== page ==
parcel of land being subdivided is Sansom’s 191-acre tract,
which includes the residue and thus the closed landfill.

For the reasons stated, we will affirm the
judgment of the circuit court.





[1] The subdivision plat did not include
the boundaries of the residue.

[2] Article 4-3-1 of the Ordinance
provides as follows:

Flood Plains and Drainage Courses.
When any stream or substantial surface drainage course is
located in the area being subdivided, no land disturbing
activity except to build approved bridges shall be
permitted within fifty (50) feet of the stream or
drainage course, and provisions may be required for an
adequate easement along the stream or drainage course for
the purpose of widening, deepening, relocating,
improving, or protecting the streams or drainage course
for drainage purposes. Such easements shall not be
considered part of the required road width. Flood plain
limits shall be established with reference to current
flood plain maps or by current soil survey and
engineering methods, and shall be furnished to the Board
of Supervisors or its agent by the subdivider. To insure
development of lots containing sufficient land upon which
to place structures without impeding natural drainage,
the subdivider may be required to provide elevation and
flood profiles.

[3] Pursuant to Code Sect. 15.1-475(B)(1)
(now Sect. 15.2-2259(A)), the County Administrator wrote the
following reasons for denial on Sansom’s subdivision plat:

Denied by Madison County Board of
Supervisors on April 2, 1997, under Article 1, Article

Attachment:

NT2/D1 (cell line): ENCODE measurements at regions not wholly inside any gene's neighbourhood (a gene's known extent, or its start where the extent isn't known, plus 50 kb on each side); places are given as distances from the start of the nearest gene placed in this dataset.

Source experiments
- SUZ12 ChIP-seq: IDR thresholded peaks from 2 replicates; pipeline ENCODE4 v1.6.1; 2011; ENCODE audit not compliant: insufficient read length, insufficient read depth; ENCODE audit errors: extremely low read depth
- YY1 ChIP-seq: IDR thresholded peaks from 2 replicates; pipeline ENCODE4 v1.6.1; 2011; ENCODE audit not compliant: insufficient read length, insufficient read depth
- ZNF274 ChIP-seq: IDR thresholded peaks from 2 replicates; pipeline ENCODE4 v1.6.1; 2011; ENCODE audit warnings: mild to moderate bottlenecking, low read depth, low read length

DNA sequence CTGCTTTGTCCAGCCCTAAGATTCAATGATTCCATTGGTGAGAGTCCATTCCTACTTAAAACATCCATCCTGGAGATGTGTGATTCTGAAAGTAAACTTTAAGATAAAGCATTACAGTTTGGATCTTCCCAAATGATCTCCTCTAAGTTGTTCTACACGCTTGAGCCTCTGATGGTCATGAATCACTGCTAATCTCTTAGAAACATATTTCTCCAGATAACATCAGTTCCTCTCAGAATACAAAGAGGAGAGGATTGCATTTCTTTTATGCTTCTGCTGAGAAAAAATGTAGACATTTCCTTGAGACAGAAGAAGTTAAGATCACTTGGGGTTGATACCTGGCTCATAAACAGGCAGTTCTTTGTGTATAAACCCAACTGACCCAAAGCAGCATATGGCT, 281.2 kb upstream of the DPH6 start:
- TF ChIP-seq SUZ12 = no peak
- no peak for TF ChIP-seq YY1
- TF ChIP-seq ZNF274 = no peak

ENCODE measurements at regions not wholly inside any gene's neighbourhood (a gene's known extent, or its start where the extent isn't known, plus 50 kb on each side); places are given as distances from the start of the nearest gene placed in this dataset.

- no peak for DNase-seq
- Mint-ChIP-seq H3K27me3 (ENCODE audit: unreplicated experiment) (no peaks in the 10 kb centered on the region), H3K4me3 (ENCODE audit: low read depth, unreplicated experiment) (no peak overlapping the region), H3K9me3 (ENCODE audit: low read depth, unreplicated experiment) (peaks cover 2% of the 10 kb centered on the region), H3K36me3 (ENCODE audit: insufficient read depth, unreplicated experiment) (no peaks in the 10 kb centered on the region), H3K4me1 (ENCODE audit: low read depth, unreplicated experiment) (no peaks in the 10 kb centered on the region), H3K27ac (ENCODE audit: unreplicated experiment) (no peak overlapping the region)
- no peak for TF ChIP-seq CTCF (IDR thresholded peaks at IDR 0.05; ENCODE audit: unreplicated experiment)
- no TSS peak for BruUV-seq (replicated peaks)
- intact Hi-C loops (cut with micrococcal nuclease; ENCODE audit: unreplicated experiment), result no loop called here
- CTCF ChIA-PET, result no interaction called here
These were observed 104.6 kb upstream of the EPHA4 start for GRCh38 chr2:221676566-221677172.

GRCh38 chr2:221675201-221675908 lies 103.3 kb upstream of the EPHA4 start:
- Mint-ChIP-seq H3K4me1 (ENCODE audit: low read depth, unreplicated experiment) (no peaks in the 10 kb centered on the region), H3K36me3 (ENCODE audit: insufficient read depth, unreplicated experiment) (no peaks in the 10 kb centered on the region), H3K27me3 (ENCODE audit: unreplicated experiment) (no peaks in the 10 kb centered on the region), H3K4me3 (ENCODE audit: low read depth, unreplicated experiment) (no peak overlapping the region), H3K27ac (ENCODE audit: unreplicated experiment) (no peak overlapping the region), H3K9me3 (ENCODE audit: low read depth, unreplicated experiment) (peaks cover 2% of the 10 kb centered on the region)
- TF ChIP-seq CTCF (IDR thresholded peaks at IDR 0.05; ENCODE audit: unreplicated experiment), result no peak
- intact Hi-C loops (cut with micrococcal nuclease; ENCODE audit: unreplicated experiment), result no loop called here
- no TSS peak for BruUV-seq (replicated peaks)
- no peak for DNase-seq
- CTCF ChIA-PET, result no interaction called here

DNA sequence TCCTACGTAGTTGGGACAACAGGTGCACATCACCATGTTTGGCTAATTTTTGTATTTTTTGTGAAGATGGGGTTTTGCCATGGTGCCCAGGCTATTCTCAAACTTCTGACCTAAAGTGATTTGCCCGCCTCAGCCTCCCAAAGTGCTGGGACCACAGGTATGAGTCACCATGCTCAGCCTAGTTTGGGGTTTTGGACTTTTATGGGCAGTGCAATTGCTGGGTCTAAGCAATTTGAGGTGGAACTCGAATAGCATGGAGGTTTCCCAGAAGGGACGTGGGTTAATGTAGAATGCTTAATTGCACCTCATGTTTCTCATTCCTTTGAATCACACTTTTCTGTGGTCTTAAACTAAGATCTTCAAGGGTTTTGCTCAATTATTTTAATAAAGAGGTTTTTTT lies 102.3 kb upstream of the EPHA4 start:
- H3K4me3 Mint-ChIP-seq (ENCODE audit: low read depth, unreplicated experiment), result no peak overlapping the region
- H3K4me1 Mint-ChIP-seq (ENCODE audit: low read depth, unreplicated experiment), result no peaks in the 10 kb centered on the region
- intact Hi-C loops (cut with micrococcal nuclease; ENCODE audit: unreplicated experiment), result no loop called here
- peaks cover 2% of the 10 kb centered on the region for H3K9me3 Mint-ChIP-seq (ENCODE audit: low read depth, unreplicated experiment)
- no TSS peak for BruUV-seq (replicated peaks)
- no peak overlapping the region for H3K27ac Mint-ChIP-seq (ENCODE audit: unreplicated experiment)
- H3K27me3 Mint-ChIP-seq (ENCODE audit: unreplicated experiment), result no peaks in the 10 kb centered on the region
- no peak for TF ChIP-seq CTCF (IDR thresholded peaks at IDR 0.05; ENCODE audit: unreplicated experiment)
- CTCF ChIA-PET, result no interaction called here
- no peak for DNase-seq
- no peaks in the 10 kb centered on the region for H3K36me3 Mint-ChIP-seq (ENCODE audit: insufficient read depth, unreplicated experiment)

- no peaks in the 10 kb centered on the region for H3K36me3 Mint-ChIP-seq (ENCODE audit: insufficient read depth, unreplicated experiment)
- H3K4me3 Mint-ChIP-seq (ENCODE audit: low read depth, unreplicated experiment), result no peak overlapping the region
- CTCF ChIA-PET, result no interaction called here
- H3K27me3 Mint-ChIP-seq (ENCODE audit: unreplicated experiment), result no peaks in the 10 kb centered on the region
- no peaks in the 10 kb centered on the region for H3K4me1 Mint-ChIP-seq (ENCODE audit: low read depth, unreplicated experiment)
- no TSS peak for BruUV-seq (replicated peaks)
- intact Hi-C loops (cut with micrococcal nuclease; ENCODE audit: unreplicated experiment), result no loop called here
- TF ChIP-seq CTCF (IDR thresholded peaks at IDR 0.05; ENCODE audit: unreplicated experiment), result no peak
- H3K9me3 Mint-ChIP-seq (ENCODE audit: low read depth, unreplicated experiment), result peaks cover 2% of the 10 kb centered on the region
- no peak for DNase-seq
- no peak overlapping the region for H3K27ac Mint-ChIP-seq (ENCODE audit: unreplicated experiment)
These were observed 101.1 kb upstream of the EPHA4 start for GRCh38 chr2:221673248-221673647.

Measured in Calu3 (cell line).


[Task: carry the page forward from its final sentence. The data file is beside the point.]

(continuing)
4-1-4, Article 4-3-1, Article 4-4-6 and Article 5-3 due
to concern about risk of proposed access road to residue
over the closed landfill. Relocation of proposed access
road to residue so that it does not cross closed landfill

The General Assembly repealed Title 15.1
effective December 1, 1997, in Acts of Assembly 1997, c. 587.
Since Title 15.1 was in effect during all times relevant to this
appeal, we will cite Title 15.1 with references to the
corresponding sections in Title 15.2.

[4] The Court also concluded that it was
unnecessary to determine whether Article 4-4-6 of the Ordinance,
concerning drainage easements, is applicable and that Article
5-3, concerning road access, does not pertain to this case.

In its previous decision denying summary
judgment, the court had determined that references to Article 1
and Article 4-1-4 on the subdivision plat were not relevant to
any alleged deficiencies in the plat.

[5] We do not need to address
Samson’s remaining assignment of error regarding whether the
residue constitutes a "lot" under Article 4-4-6 of the